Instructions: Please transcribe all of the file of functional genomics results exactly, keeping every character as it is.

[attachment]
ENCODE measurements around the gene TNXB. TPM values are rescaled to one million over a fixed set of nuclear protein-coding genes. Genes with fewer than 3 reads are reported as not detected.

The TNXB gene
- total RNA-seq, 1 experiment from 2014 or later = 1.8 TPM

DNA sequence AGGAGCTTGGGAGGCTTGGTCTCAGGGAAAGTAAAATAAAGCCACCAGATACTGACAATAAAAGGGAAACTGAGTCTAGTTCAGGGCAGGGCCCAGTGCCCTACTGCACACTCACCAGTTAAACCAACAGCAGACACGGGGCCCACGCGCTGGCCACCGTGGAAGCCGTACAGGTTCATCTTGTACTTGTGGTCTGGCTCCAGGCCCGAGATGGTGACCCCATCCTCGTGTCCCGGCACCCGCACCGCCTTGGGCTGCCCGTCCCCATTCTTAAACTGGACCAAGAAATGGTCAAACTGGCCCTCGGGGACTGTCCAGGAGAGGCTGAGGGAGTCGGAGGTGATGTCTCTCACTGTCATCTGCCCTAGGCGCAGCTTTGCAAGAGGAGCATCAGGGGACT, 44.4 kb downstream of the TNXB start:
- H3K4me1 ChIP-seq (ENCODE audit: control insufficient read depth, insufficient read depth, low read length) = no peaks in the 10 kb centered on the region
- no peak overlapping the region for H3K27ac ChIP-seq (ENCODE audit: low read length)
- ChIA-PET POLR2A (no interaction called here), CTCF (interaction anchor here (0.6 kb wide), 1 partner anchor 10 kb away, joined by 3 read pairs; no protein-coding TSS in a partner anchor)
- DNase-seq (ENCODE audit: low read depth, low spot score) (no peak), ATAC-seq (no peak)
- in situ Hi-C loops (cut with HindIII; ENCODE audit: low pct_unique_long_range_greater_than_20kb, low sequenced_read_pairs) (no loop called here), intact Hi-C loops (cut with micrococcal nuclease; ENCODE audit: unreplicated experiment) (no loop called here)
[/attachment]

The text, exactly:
ENCODE measurements around the gene TNXB. TPM values are rescaled to one million over a fixed set of nuclear protein-coding genes. Genes with fewer than 3 reads are reported as not detected.

The TNXB gene
- total RNA-seq, 1 experiment from 2014 or later = 1.8 TPM

DNA sequence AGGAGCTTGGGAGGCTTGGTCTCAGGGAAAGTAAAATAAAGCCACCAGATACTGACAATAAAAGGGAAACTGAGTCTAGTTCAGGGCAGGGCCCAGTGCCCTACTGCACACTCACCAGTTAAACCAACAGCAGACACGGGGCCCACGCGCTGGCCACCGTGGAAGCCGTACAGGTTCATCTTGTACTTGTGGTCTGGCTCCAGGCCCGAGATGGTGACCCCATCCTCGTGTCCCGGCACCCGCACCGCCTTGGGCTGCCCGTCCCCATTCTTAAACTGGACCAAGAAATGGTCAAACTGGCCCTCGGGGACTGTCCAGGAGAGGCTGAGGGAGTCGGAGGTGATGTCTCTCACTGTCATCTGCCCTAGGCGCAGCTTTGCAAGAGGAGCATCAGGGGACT, 44.4 kb downstream of the TNXB start:
- H3K4me1 ChIP-seq (ENCODE audit: control insufficient read depth, insufficient read depth, low read length) = no peaks in the 10 kb centered on the region
- no peak overlapping the region for H3K27ac ChIP-seq (ENCODE audit: low read length)
- ChIA-PET POLR2A (no interaction called here), CTCF (interaction anchor here (0.6 kb wide), 1 partner anchor 10 kb away, joined by 3 read pairs; no protein-coding TSS in a partner anchor)
- DNase-seq (ENCODE audit: low read depth, low spot score) (no peak), ATAC-seq (no peak)
- in situ Hi-C loops (cut with HindIII; ENCODE audit: low pct_unique_long_range_greater_than_20kb, low sequenced_read_pairs) (no loop called here), intact Hi-C loops (cut with micrococcal nuclease; ENCODE audit: unreplicated experiment) (no loop called here)